No market has solved for all this perfectly, but in the emerging market space in Asia, India shows a promising mix of these characteristics. This is stimulating strong investor interest. We are also looking at projects in China, Indonesia, Vietnam and Bangladesh – markets of a very different profile, but where we believe we can add some value.
What are the biggest challenges in APJ today for data centre operators when it comes to funding?:
Data centre investors take on a fair amount of speculative build risk in emerging markets in Asia, particularly new foreign entrants. Without the ability to pre-lease the space it is harder to find debt or equity financing, especially cheaply or at attractive rates.
Customers are reluctant to sign lease contracts until a site, building shell, and necessary utilities are in place, given the challenges of accomplishing this. This reality, and the market demand risk to fill the space – especially in new data centre markets that are unfamiliar with outsourcing business models—results in tepid investor appetite.
In fact, both foreign firms and local start-ups face scepticism that the constructed space will be absorbed. The problem is exacerbated by the fact that contracts are often difficult to sign without clarity on funding sources.
As this is a common hurdle for all data centre projects, entering developing markets only adds an additional obstacle. Data centre players look for investors who can add value and share the risk, especially if they are planning to enter emerging markets.
What are the opportunities for investors that tap into the region’s booming data centre market now?:
In many emerging markets the major opportunity is to secure an early mover advantage, in terms of securing both quality clients and locations. Early movers in emerging markets, such as our former client Teraco in South Africa can develop strong and resilient market share positions within several years.
However, investor patience and liquidity is needed as the time required to build a brand and customer base can be longer than expected, and how a firm builds this base is very important. Our experience has shown that such bets can have large payoffs.
A big opportunity, for example in a market like Indonesia, is to convince hyperscale providers that the time has come to place capacity onshore. Although the development of Indonesia’s data centre industry has been hampered by the close proximity of quality, well-connected capacity in Singapore, the sheer size of demand in Indonesia will require more on-shore capacity.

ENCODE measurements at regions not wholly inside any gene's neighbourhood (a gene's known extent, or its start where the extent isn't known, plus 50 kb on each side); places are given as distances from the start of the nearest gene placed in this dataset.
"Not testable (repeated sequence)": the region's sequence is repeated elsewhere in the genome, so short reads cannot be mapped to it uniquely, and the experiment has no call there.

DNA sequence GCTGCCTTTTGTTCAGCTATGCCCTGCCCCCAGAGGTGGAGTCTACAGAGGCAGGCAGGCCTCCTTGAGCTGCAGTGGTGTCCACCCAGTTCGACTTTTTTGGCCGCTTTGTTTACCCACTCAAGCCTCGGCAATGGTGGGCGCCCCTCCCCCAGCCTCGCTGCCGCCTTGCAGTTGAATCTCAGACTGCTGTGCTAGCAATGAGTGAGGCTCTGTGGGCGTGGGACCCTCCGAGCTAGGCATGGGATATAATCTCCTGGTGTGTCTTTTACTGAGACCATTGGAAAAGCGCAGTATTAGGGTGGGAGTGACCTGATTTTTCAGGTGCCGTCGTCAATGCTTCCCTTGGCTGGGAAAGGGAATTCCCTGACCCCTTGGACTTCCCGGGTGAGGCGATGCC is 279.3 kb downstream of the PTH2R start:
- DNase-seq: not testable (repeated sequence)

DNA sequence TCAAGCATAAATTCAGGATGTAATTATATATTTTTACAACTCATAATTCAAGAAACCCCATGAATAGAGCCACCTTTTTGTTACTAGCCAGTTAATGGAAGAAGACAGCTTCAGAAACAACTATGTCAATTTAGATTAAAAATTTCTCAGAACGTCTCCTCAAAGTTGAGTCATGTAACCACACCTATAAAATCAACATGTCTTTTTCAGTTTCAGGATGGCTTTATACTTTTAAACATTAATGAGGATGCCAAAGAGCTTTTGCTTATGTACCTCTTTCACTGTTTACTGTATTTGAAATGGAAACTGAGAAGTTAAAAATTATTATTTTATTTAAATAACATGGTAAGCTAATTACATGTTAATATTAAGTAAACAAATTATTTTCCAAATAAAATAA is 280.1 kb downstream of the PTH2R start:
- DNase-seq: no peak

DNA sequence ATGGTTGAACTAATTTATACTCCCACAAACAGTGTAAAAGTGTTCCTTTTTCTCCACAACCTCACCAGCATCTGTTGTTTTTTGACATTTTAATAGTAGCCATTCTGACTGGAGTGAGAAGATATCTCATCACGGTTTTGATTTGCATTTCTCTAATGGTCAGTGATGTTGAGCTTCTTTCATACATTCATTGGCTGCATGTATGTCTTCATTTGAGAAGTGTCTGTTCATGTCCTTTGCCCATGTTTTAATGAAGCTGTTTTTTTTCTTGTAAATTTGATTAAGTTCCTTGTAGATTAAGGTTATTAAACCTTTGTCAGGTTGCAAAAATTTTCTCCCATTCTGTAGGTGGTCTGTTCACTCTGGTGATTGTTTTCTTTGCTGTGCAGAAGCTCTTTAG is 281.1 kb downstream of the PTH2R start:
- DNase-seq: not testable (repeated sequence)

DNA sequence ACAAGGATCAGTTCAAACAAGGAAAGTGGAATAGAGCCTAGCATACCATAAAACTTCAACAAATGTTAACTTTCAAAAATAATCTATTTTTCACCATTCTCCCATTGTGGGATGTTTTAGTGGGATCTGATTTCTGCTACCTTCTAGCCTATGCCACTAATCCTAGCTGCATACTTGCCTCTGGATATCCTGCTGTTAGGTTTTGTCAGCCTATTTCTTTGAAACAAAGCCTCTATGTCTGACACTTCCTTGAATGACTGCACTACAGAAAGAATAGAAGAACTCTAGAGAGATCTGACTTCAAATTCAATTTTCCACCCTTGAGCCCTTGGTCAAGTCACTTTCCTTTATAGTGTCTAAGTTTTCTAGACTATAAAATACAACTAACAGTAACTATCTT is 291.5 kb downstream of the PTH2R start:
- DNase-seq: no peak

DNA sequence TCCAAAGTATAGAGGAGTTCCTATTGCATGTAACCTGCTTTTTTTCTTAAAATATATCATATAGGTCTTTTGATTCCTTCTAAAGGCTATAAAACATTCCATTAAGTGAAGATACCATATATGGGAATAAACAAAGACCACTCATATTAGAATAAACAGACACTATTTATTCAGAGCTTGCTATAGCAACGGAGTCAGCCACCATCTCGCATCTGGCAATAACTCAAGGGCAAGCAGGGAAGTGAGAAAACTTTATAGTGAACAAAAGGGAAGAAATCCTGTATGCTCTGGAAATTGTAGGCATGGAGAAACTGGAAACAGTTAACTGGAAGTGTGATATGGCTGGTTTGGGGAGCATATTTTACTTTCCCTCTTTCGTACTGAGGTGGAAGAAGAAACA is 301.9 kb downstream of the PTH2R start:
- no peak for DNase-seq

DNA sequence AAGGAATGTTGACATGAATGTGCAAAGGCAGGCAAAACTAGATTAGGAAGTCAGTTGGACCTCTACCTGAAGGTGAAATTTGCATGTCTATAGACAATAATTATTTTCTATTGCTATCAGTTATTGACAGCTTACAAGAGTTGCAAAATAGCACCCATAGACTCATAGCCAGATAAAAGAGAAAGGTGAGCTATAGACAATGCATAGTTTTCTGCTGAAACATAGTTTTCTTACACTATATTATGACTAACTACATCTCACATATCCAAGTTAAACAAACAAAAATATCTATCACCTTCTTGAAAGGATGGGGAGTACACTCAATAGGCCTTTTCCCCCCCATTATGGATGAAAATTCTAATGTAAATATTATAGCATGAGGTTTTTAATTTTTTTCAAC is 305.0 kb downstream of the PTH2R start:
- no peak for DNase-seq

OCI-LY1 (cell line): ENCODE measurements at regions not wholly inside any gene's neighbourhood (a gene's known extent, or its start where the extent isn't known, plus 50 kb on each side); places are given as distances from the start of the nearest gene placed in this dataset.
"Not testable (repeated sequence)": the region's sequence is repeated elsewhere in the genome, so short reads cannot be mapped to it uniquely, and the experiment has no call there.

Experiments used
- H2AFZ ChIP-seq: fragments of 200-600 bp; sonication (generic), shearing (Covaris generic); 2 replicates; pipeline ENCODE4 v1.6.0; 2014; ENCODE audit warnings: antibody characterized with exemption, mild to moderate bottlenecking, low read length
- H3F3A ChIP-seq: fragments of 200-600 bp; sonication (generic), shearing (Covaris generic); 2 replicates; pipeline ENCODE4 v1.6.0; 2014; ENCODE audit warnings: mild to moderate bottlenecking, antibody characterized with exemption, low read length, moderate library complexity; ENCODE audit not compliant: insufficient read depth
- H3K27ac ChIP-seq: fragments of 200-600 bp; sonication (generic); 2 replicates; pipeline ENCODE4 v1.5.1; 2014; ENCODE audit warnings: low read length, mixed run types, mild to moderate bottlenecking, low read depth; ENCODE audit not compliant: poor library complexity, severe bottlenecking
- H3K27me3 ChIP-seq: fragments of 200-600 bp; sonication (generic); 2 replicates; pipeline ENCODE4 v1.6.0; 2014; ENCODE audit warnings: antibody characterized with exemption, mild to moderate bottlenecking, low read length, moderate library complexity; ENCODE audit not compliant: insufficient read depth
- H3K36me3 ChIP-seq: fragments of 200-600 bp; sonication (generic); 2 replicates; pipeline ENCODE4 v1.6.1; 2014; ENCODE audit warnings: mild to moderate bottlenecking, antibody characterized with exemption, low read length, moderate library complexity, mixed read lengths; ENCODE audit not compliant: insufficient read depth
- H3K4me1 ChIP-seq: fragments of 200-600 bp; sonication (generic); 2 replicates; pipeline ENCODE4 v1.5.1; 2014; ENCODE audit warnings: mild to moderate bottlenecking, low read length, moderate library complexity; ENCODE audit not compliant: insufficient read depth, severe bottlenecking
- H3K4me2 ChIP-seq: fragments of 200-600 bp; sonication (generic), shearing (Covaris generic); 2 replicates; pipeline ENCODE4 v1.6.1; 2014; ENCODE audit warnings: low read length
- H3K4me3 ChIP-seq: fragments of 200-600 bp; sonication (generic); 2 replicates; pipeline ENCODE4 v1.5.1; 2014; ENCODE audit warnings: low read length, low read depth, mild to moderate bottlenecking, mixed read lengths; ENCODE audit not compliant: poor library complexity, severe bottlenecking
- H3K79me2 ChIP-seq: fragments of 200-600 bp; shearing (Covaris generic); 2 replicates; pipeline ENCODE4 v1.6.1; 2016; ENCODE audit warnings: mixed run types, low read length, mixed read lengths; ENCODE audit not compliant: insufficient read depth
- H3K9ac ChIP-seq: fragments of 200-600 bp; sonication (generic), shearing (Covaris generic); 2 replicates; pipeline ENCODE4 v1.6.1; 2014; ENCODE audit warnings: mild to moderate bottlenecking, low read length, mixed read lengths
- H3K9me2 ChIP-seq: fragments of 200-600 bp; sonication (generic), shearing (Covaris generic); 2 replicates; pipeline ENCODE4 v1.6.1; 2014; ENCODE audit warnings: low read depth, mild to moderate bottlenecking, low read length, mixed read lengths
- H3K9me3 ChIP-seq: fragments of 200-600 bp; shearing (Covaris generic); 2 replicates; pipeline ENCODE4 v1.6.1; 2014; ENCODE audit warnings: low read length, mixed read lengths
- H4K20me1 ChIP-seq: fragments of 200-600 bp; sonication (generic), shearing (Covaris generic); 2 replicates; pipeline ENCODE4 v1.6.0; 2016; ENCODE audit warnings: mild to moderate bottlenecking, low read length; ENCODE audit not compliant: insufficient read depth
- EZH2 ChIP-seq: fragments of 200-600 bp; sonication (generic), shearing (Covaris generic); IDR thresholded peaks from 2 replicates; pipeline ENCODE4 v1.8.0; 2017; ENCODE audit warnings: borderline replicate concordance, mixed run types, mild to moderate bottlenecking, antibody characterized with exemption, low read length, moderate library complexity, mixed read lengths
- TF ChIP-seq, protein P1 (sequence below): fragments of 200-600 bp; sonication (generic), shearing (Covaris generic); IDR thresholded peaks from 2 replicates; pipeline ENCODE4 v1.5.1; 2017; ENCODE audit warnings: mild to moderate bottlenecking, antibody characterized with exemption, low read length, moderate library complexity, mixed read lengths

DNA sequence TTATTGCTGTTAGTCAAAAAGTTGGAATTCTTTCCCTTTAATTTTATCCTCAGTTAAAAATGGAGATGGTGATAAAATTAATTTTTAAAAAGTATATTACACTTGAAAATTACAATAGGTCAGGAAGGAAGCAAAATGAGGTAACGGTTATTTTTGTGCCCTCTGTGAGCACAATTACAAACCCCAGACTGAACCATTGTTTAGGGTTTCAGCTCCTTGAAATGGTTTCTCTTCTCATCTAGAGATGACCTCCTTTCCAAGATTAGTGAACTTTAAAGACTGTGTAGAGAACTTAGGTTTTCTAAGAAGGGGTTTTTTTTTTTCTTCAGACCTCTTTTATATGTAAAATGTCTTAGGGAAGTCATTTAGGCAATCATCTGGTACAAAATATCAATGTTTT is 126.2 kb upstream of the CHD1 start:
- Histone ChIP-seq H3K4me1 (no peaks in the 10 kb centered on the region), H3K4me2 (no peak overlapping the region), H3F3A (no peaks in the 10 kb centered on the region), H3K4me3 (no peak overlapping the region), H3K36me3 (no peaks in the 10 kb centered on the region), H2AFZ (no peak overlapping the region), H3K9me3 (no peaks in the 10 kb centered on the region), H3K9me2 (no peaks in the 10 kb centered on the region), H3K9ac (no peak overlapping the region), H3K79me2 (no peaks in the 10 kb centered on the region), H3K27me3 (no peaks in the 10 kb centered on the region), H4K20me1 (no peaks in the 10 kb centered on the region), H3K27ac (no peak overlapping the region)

Data sovereignty laws and latency requirements of hybrid cloud and various software platforms also increase demand for local space. So far, the distraction of growth in developed markets and the relative conservatism of global strategic players and their investor base presents an opportunity for new entrants in emerging markets.
It is probable, therefore, that many global players will only enter some emerging markets through acquisition, giving investors in quality local players good exit options. IFC is also working to identify viable data centre divestiture opportunities from state-owned operators, including leading telecommunication firms and financial institutions, to help address emerging market growth.
What investment trends do you envision for the region concerning data centre businesses?
Large private equity firms and data centre strategic players will seek to acquire quality, local operators that have achieved cash break-even and secured well-located sites near urban centres with reliable power and connectivity. We will also see the eventual vertical integration of data centres by hyperscale providers in the largest markets.
As we have observed with other sectors (e.g. telecommunications towers), once a matured business model is introduced to emerging markets, its path to maturity is often much shorter than it was in developed markets. We also note that mature markets like the U.S. have shown that industry consolidation, when it occurs, has resulted in good returns to sellers.
What are the issues of risk management and exposure to those investors?
Key issues include difficulty in securing quality sites, the lack of low cost connectivity, scale and reliable grid power, but also data sovereignty policies and restrictions on foreign investments. Connectivity is especially an issue in markets with a dominant state-owned incumbent and/or complex municipal rights of way and permitting procedures.
A dominant state-owned incumbent may not be as agile in developing new generation capacity, for example. It would be extremely difficult to enter such markets without ensuring there are other co-investors with significant resources (financial or otherwise) and familiarity with the sector and country.
From May 14 to May 17, 2018 IFC is hosting the 20th GLOBAL PRIVATE EQUITY Conference at the Ritz-Carlton Hotel, Washington, D.C. The Global Private Equity Conference is the leading emerging markets private equity event in the world, convening over 850 investment professionals from more than 60 countries annually.